In 1842, a popular children’s book featured illustrations of a stout, bearded, gift-giving character it referred to as Kriss Kringle. Although uniform depictions of this figure would not surface for another twenty years, the book’s drawings were in fact the first modern representations of the St. Nicholas we think of today.
This concept of Santa flying in a sleigh pulled by a reindeer had long been popular in Russia, where Father Frost arrived in the villages in a reindeer-drawn sleigh. The Norse god, Wodin, was said to ride his horse, Sleipner, through the air to make sure people were behaving; in Holland, St. Nicholas still rides Sleipner.
The name by which we more commonly know him would not gain currency until the middle of the century, when the pronunciation of Sinter Klaas had either evolved or been corrupted, depending on your outlook, to Santa Claus.
Although it had far less influence on the vision of Santa than Moore’s poem, the New York Sun’s editorial response to young Virginia O’Hanlon’s query about his existence has probably had a greater effect on the way people think about him. The piece, which ran first in 1897 and has resurfaced seemingly every holiday season thereafter, captured for both adults and children the essential innocence and trust of the Santa Claus tradition.
The Sun piece also supplied the nation with a catchphrase that helped unify the previously disparate roles Santa had played in various ethnic traditions. It is probably no coincidence that the phrase “Yes, Virginia, there is a Santa Claus” entered the national lexicon at about the same time the mass media in general—and advertisers in particular—began in earnest to capitalize on the bearded one’s popularity. The nation finally had a single perception of Santa to which publishers and marketers alike could appeal.
Although Thomas Nast’s drawings had the greatest impact as far as standardizing the various images of St. Nicholas into a single chubby, smiling figure, the final touches were added (or at least formalized) in the 1920s by artist Haddon Sundblom in a series of Coca-Cola ads. Sundblom’s Santa had red cheeks, wore a red gown with white-fur trim, and radiated a rotund good cheer. Not surprisingly, he also liked Coca-Cola. The ad campaign ran for 35 years, and was even revived in the 1990s.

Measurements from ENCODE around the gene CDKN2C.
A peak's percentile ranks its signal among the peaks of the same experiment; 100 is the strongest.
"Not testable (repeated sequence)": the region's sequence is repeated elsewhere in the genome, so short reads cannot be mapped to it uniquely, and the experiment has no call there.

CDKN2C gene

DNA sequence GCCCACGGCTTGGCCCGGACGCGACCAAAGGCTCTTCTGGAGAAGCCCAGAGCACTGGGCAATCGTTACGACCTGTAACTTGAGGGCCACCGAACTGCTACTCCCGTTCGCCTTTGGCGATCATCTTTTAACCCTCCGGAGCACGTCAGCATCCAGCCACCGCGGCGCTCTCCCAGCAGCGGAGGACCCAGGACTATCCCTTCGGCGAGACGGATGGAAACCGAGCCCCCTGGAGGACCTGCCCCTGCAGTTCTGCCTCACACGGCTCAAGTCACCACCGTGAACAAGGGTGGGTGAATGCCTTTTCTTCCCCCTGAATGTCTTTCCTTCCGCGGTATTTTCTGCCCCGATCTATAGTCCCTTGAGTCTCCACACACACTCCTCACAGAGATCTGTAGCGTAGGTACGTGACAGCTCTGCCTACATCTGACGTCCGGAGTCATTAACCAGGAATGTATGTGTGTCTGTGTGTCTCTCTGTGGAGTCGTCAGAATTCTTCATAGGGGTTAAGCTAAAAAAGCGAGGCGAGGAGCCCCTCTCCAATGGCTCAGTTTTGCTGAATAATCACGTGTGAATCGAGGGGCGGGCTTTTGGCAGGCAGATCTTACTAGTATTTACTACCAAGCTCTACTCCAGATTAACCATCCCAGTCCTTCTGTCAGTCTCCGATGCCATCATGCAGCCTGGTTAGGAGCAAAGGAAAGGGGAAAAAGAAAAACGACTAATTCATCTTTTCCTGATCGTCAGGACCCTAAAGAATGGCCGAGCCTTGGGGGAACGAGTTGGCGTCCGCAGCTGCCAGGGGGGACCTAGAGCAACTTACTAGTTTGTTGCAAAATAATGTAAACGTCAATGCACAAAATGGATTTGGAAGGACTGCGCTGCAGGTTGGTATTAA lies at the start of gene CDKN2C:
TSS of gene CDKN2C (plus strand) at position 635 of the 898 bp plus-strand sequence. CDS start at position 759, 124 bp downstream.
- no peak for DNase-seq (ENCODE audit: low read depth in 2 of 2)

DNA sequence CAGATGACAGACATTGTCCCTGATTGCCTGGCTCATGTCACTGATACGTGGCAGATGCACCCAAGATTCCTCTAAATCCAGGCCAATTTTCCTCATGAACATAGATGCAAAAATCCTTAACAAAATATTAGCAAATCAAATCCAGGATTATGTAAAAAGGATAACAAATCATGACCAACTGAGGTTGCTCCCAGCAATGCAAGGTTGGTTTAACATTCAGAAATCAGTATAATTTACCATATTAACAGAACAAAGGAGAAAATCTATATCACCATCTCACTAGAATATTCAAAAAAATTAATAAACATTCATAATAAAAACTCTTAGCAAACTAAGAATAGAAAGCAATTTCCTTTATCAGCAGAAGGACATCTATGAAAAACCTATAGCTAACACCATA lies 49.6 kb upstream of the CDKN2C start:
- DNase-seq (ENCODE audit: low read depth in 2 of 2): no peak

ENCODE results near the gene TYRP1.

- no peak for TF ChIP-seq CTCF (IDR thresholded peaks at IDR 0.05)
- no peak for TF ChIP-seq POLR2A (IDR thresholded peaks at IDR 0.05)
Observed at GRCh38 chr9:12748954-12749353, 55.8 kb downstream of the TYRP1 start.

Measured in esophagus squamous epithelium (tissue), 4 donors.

Francis Church, the writer for the New York Sun who penned the famous response to Virginia O'Hanlon's 1897 query about Santa Claus, never received credit for the work during his lifetime. That's not unusual for newspaper editorial writers, however; staff on newspaper editorial pages often write as the voice of the paper as a whole rather than as individuals.
And so St. Nicholas has made his way from Asia Minor to American department stores, undergoing a few alterations on the way. Indeed, it’s doubtful whether St. Nicholas would recognize himself in the Santa Claus of today if the two were to come face to face. Still, perhaps somewhere, somehow, St. Nicholas is aware of the joy his existence has brought to children and the children at heart everywhere.
After all, if it were not for this quietly devout and generous man, there would be no Santa Claus. And who could imagine Christmas without Santa?